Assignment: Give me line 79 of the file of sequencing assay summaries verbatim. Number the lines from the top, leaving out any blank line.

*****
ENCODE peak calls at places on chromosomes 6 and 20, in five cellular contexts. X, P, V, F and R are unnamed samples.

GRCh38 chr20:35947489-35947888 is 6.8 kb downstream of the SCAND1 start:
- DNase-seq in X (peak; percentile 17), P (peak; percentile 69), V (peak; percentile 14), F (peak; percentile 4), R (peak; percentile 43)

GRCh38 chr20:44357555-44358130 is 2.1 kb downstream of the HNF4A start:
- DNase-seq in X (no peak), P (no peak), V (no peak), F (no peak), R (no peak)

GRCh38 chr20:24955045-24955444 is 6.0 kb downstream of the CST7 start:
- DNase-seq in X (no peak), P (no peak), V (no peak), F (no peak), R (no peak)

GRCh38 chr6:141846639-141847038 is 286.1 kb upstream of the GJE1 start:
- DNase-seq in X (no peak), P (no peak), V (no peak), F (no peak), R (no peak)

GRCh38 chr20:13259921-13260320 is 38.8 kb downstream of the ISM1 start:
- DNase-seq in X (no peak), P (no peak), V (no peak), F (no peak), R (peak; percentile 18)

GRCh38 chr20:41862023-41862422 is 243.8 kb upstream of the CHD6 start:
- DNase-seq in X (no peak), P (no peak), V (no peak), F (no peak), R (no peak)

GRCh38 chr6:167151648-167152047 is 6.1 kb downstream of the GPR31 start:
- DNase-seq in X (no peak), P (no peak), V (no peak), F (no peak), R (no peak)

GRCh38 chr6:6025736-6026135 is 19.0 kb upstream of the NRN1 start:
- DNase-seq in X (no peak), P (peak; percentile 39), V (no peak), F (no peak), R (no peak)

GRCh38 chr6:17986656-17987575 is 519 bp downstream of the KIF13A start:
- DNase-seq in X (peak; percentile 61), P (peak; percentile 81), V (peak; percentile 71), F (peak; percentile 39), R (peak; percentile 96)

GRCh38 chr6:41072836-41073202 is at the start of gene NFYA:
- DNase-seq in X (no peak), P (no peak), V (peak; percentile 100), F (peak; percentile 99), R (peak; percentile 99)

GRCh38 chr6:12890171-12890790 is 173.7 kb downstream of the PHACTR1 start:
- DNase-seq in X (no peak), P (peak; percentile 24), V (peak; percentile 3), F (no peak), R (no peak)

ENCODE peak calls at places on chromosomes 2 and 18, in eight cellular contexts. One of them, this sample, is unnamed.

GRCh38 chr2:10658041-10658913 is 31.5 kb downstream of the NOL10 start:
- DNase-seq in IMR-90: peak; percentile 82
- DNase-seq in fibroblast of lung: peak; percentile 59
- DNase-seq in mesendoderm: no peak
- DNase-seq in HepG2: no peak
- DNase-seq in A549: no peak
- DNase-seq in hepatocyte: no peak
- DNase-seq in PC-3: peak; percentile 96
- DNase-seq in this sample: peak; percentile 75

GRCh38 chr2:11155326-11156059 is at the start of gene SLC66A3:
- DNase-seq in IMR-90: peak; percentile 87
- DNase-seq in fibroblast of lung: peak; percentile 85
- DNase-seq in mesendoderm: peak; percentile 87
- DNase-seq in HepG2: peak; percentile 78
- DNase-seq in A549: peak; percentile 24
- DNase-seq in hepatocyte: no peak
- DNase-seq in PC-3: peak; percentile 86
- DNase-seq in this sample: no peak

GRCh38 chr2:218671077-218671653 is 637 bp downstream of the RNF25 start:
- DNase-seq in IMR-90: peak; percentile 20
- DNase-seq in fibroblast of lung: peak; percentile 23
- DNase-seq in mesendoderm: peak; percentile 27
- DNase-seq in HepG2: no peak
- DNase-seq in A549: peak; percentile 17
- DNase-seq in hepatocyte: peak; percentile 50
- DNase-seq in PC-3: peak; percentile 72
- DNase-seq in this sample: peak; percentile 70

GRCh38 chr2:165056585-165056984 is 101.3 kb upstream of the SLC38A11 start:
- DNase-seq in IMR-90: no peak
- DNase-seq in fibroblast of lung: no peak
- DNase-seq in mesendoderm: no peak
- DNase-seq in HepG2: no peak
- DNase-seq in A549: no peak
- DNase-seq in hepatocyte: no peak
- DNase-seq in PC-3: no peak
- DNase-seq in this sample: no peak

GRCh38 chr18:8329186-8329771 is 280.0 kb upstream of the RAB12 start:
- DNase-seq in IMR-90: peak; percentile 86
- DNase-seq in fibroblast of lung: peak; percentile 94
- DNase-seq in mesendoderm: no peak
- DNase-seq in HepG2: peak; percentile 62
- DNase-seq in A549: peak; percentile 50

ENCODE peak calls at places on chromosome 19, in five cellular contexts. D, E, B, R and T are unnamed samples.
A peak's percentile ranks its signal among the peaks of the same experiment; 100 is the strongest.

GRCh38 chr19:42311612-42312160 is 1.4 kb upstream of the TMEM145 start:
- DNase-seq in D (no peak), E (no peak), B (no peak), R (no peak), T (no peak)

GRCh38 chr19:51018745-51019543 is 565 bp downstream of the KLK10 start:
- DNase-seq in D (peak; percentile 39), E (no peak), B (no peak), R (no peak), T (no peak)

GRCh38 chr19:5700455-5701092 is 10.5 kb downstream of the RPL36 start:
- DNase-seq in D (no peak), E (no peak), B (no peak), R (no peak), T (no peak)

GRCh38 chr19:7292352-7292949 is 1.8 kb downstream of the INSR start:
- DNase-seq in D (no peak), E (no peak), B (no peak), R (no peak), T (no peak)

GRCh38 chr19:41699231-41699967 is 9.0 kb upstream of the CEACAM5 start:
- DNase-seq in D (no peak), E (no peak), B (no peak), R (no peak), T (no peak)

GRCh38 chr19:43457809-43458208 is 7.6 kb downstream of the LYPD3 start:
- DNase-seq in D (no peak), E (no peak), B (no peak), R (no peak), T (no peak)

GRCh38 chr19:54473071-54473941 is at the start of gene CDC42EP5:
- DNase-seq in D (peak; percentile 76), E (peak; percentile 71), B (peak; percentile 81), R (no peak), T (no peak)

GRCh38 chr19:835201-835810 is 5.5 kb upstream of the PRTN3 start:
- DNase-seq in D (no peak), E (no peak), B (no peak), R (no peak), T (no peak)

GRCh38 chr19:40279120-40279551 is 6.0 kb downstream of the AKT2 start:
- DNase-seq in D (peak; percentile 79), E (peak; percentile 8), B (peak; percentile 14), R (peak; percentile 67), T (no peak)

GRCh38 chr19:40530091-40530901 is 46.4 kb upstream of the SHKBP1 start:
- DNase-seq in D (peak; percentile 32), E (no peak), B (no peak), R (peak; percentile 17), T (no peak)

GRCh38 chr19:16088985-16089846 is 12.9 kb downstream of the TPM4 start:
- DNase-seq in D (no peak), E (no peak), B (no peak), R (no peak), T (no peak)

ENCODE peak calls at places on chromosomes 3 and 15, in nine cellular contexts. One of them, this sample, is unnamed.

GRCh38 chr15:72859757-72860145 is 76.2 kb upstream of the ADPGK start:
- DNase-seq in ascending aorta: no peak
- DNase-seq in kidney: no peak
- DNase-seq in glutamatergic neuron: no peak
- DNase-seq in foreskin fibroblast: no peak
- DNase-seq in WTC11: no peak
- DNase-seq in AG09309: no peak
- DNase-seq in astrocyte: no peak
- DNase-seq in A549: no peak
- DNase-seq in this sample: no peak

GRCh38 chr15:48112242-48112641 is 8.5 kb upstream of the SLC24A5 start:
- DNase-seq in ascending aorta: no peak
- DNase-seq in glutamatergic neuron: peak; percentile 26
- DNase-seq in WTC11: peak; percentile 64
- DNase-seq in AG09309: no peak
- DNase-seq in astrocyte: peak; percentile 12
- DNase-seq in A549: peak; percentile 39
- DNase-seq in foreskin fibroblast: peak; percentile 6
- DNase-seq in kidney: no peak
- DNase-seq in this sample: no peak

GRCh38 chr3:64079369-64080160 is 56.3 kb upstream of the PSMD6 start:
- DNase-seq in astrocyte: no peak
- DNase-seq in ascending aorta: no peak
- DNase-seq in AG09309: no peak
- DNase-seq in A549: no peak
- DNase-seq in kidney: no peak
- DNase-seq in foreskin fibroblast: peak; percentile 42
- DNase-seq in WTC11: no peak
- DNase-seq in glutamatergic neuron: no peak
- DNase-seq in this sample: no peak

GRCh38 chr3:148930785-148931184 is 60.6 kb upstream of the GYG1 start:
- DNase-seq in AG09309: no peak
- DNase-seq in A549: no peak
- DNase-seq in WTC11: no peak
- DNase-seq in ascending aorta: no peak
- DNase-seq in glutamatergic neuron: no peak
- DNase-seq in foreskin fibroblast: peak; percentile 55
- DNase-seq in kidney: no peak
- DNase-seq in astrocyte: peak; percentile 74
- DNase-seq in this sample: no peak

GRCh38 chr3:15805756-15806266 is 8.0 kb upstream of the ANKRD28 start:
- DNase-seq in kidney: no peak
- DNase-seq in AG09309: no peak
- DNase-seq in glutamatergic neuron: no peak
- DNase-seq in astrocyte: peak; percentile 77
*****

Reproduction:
GRCh38 chr19:43457809-43458208 is 7.6 kb downstream of the LYPD3 start: